The 2017 – 2018 flu season is here, and data predicts that it will be a bad one. The main strain of flu circulating around might be particularly more malicious than other seasons, and the flu vaccine was only 10% effective when introduced to the same strain in Australia. Offices filled with employees are like breeding grounds for these virus, and seeing your colleagues going down with the flu is no fun.
To help offices fight against the flu season, Wellable has prepared an infographic on the three best practices to avoid getting sick this winter. Read up on these scientifically-proven tips and share them with your “neighbors” to protect them, yourself, and everybody else around you against the sniffles!
If one were to look at illness prevention methods like a pyramid, healthy habits would be the base.
- Staying active and in-shape is one of the best ways to avoid sickness during the winter season but tends to fall by the wayside as people become less active during cold weather. Exercising vigorously for at least two and a half hours each week could prevent 100 cases of flu per 1,000 people each year. Make sure to keep your activity levels up!
- Get enough sleep! “People who get less than seven hours of shut-eye nightly are three times more likely to catch a cold than those who get eight or more hours.”
- Avoid touching your eyes, nose, and mouth and wash your hands frequently. Germs can live on any surface for two hours or more!
- Stay home if you’re sick! One out of four Americans go to work sick and risk spreading their illness to their beloved colleagues. Don’t be that person.
Proper nutrition is crucial to avoid becoming sick. Focusing on certain food groups that are commonly lacking in many diets will help take your immune system above and beyond the baseline.
- Leafy greens: Vitamins A, C, and E are absolutely crucial for boosting your immune system and just one of the many benefits from eating foods like kale and spinach is obtaining these essential vitamins.
- Yogurt and other dairy: The body of evidence that suggests probiotics are effective in fighting off illness continues to grow, and yogurt is one of the best sources for obtaining these helpful microbes. Just stay wary of the sugar content of some yogurt brands.
- Fish: We don’t need to harp more on the many benefits of omega-rich fatty acids found in fish, but they also contain vitamin D, which becomes more deficient with the decrease in daylight during the winter.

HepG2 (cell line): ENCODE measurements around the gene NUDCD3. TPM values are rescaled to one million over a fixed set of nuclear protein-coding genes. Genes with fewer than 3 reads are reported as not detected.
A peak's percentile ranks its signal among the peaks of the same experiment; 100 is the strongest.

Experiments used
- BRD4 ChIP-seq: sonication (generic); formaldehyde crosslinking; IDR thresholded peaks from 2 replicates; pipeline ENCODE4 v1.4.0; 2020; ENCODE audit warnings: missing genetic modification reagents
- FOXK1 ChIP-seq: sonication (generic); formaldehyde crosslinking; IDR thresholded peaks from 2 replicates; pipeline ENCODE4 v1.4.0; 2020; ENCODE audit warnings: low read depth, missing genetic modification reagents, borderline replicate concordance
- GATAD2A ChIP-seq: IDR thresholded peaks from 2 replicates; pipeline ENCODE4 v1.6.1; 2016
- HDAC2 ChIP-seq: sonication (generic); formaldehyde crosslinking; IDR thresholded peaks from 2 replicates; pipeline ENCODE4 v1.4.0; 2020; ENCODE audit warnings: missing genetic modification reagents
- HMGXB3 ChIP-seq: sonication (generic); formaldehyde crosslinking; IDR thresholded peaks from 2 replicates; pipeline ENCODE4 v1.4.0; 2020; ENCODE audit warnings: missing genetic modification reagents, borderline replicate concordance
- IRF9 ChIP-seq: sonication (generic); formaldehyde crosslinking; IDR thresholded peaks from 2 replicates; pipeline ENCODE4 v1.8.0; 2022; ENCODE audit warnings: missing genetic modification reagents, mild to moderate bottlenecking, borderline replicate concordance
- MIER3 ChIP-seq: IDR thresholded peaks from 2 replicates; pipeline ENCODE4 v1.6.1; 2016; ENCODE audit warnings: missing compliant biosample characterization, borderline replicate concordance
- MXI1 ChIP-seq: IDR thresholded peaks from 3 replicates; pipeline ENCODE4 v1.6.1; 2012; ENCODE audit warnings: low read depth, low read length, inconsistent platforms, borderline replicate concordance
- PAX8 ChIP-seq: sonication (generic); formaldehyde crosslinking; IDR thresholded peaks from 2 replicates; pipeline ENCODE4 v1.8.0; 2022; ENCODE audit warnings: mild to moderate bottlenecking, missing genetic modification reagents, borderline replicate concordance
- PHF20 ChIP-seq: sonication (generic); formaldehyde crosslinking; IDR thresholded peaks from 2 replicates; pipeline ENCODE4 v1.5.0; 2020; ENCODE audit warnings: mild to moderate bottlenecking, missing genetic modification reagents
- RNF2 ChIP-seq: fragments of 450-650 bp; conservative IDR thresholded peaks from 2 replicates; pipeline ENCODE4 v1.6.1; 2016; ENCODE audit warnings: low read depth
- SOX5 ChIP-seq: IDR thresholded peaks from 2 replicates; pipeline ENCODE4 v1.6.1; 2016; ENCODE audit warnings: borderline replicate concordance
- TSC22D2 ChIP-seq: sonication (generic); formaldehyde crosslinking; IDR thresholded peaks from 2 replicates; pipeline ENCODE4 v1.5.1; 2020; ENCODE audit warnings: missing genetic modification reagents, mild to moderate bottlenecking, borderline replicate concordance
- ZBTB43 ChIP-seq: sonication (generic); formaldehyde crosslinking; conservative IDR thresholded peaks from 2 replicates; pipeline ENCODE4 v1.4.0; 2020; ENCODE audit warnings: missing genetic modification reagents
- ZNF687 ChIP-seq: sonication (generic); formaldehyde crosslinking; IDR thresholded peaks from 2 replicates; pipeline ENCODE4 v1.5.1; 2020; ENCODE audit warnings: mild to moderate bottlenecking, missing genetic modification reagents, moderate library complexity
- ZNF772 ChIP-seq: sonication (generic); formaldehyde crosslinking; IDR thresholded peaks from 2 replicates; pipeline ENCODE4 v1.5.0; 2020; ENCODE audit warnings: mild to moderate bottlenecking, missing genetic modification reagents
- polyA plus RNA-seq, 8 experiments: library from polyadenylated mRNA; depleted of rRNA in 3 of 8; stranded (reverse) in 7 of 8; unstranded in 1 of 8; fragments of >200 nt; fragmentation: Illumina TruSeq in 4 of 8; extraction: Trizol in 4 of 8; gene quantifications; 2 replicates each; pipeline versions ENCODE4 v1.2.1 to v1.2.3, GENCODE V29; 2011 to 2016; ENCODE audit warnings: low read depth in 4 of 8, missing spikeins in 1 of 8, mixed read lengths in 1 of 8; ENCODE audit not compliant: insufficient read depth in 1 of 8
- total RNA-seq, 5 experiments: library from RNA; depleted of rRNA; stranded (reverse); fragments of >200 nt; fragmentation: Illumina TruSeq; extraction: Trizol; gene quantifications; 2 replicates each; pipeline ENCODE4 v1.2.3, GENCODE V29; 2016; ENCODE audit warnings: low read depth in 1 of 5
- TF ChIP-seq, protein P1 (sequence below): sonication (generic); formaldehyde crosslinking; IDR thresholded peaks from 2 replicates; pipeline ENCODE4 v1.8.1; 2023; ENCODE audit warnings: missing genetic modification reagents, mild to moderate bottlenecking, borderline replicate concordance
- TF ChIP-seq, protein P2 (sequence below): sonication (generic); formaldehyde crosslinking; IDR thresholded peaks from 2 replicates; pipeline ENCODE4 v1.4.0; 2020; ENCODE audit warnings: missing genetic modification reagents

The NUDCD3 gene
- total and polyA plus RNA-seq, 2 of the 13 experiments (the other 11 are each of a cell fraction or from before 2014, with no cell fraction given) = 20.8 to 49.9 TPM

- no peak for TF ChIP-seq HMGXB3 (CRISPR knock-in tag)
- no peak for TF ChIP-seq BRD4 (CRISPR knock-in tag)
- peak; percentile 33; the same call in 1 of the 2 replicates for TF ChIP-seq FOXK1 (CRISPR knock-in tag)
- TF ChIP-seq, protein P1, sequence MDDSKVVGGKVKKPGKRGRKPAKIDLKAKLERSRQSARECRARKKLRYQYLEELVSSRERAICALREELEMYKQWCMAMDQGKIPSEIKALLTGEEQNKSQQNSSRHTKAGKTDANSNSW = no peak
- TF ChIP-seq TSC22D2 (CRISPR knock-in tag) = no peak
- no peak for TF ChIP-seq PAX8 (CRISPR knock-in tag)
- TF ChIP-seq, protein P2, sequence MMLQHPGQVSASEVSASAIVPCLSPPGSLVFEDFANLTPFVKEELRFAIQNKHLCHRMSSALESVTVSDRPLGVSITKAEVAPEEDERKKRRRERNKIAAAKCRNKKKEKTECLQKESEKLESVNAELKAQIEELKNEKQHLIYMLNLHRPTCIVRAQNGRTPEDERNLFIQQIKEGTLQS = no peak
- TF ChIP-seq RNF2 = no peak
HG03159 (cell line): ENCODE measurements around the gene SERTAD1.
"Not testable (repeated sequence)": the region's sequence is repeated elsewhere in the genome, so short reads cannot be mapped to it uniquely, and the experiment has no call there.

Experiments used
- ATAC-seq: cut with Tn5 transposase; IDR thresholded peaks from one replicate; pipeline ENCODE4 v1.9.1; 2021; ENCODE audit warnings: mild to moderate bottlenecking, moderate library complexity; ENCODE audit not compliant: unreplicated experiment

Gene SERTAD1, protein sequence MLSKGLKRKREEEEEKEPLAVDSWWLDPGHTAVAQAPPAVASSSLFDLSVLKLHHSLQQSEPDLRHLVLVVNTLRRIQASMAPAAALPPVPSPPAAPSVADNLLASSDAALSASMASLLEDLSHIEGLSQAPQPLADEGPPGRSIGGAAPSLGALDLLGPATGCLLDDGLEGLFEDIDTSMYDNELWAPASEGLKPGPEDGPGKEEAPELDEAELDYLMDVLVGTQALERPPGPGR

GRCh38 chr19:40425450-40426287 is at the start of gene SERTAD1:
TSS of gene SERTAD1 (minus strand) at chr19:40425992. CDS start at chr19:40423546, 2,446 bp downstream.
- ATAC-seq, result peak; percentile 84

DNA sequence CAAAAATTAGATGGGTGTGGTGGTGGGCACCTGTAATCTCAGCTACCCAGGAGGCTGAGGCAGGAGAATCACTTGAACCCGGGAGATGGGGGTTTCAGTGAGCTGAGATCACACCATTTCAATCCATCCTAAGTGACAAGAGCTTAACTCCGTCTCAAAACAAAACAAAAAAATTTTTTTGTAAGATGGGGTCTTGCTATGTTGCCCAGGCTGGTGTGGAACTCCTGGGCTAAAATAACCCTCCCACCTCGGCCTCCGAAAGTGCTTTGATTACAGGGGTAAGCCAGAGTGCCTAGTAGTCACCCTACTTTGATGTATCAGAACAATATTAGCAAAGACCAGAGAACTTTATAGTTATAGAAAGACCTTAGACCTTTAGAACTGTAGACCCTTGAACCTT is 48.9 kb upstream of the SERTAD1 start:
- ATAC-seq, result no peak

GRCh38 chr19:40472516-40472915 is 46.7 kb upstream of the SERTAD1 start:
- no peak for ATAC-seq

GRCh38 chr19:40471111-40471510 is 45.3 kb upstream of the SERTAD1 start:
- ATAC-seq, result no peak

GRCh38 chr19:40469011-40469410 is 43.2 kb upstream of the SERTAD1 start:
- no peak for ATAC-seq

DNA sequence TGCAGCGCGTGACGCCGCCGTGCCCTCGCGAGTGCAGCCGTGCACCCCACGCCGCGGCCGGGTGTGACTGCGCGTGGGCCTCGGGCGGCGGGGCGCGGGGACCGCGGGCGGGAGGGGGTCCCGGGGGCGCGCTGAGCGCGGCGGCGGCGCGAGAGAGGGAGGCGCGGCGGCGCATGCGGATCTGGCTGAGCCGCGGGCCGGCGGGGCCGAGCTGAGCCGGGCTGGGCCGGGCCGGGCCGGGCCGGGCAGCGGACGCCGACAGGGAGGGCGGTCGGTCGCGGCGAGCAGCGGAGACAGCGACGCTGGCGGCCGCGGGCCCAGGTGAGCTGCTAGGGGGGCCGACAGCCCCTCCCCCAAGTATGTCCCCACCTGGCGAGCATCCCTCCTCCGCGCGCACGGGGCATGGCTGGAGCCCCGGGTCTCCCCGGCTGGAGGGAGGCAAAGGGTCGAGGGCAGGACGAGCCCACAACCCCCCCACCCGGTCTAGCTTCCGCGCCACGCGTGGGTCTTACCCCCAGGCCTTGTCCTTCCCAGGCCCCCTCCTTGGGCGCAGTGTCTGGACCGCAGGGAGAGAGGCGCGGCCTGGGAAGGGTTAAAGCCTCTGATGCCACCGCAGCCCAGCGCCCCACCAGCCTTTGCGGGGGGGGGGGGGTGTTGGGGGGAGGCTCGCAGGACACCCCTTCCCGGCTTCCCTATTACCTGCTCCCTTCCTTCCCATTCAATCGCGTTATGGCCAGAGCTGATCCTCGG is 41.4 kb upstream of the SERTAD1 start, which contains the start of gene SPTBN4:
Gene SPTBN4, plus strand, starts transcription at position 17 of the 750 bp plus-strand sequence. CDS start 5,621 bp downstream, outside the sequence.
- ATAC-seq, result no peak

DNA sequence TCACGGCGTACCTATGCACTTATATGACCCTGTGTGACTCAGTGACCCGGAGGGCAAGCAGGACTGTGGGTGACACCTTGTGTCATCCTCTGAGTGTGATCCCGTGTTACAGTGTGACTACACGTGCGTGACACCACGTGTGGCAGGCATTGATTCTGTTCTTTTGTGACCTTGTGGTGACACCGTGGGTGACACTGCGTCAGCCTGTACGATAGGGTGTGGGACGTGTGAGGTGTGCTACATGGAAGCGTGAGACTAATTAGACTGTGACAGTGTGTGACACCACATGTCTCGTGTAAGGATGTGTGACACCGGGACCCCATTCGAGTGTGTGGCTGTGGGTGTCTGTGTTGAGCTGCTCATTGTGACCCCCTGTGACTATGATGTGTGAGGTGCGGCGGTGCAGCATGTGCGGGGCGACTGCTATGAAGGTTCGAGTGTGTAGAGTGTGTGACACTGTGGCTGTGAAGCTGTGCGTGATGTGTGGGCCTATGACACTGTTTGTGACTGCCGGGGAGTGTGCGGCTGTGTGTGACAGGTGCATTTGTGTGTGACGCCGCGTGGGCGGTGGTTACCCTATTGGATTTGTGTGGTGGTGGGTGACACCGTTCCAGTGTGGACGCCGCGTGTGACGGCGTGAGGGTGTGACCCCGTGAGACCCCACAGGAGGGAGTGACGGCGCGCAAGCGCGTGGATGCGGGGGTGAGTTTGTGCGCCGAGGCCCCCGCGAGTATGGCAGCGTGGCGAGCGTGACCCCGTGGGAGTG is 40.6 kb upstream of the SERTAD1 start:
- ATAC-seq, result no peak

- Garlic: One study gave 146 healthy volunteers either garlic supplements or a placebo for three months. The garlic group had a 63% lower risk of getting a cold, and their colds were also 70% shorter.
The most effective way to fight the cold and flu is getting your nutrition, hydration, physical activity, and sleep in check. Without consistently adhering to these actions, supplementation will have a minimal impact. However, these supplements have shown promise in boosting your immune system past what can be achieved with general healthy habits.
Here’s a list to help you navigate the sea of information on supplements:
- Andrographis Paniculata: An herb that “appears to be effective in reducing the length and severity of colds.”
- Garlic: Yes, this is listed as a food to eat above as well. However, it is difficult to consistently eat the necessary amount of this superfood to attain it’s immune-boosting benefits.
- Pelargonium sidoides: While this plant-based supplement has shown immense effectiveness against bronchitis, it is also showing promise for fighting the common cold.
Less effective supplements
- Vitamin C: Unless you are a high-level athlete, extra supplementation of vitamin C will most likely do nothing for you. This is especially the case if you are already sick, as vitamin C, when it does work, is most effective as a preventive measure.
- Echinacea: This one is very commonly used to fight colds. However, the research on the actual effectiveness of echinacea is mixed to say the least. While it has other health benefits, it may not be worth your money when specifically used to fight the cold or flu.
- Glutamine: Unless you are a vegan or vegetarian with low dietary intake, additional glutamine supplementation will likely do very little for you. If you are in a restricted diet that does not allow for natural glutamine intake, then glutamine supplements will indeed make a difference.